Court cites lab delay in ruling allowing Valieva to skate

February 18, 2022 GMT
Kamila Valieva, of the Russian Olympic Committee, falls in the women's free skate program during the figure skating competition at the 2022 Winter Olympics, Thursday, Feb. 17, 2022, in Beijing. (AP Photo/Bernat Armangue)
Kamila Valieva, of the Russian Olympic Committee, falls in the women's free skate program during the figure skating competition at the 2022 Winter Olympics, Thursday, Feb. 17, 2022, in Beijing. (AP Photo/Bernat Armangue)
Kamila Valieva, of the Russian Olympic Committee, falls in the women's free skate program during the figure skating competition at the 2022 Winter Olympics, Thursday, Feb. 17, 2022, in Beijing. (AP Photo/Bernat Armangue)
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Kamila Valieva, of the Russian Olympic Committee, falls in the women's free skate program during the figure skating competition at the 2022 Winter Olympics, Thursday, Feb. 17, 2022, in Beijing. (AP Photo/Bernat Armangue)
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Kamila Valieva, of the Russian Olympic Committee, falls in the women's free skate program during the figure skating competition at the 2022 Winter Olympics, Thursday, Feb. 17, 2022, in Beijing. (AP Photo/Bernat Armangue)

BEIJING (AP) — The judges who let Russian figure skater Kamila Valieva continue to compete at the Beijing Olympics blamed anti-doping officials in a legal document published Friday for a “failure to function effectively.”

The Court of Arbitration for Sport explained its verdict in the case that has dominated Olympic headlines for more than a week in a 41-page document, citing the “untenable delay” at the testing laboratory in Sweden as a reason for letting the 15-year-old Valieva skate in the women’s competition.

Valieva’s positive test for a heart medication was only revealed during the Olympics despite her urine sample arriving at the Stockholm lab on Dec. 29. The lab’s staffing was affected by the COVID-19 pandemic.

The full verdict was published early Friday, hours after the 15-year-old Valieva’s mistake-filled free skate dropped her from the lead to finish fourth in the women’s individual event at the Beijing Games.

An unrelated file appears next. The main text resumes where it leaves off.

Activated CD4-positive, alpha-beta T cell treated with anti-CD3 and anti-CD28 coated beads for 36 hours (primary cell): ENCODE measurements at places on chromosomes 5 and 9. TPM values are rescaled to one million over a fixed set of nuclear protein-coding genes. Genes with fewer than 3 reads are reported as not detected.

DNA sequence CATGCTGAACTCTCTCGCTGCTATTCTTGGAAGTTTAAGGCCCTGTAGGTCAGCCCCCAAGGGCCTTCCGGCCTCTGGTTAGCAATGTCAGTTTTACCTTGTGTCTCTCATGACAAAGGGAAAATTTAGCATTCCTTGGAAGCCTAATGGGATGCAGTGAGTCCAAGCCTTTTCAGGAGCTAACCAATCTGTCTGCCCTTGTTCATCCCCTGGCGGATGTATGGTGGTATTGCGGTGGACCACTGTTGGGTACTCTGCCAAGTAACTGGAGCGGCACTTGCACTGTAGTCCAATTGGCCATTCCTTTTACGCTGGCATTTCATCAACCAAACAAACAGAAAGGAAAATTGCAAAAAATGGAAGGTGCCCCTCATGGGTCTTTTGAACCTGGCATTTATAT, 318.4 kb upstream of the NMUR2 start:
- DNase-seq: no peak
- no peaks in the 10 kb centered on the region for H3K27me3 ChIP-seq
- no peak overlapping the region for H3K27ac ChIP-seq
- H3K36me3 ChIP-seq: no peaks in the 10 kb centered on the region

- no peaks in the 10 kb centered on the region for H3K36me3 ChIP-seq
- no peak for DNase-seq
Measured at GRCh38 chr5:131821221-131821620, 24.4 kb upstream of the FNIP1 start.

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Valieva was cleared to skate by an urgent CAS ruling Monday after an appeal hearing that started Sunday night and ended at around 2 a.m. Monday. The World Anti-Doping Agency and International Olympic Committee appealed against the decision by the Russian anti-doping agency to lift Valieva’s initial suspension, which had been triggered by the positive test.

“Put simply, athletes should not be subject to the risk of serious harm occasioned by anti-doping authorities’ failure to function effectively at a high level of performance and in a manner designed to protect the integrity of the operation of the Games,” the verdict stated.

Valieva’s lawyers suggested she tested positive “as a result of domestic interaction with her grandfather who uses ‘Trimetazidine’ after heart replacement surgery.”

The CAS document shows they suggested it could have happened “through dishes used by the Athlete and the Athlete’s grandfather (through drinking liquid from the same glass, as well).”

Valieva’s status as minor, or “protected person,” under the world anti-doping code gave her an advantage. The standard of proof for a protected person is lower than for an adult making the same claim about testing positive because of a contaminated product.

Valieva tested negative in doping controls taken on Oct. 30, Jan. 13 at the European Championships in Estonia, and Feb. 7 in Beijing. That day, her skating helped Russia win the team event. The positive test was revealed a day later.

WADA countered the judges’ arguments Friday, insisting they had effectively overturned one aspect of the World Anti-Doping Code by saying an interim ban was optional rather than mandatory for a protected minor who tested positive for a banned substance.

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“This is not what the Code says, not what the Code drafters intended and was never proposed by any of WADA’s stakeholders during the three rounds of Code consultation,” the Montreal-based agency said in a statement.

WADA again said Russian anti-doping officials should share blame for the delayed test result from Stockholm because they “did not flag the high-priority nature of the sample despite being informed by the laboratory of delays being caused by a COVID-19 outbreak among its staff.”

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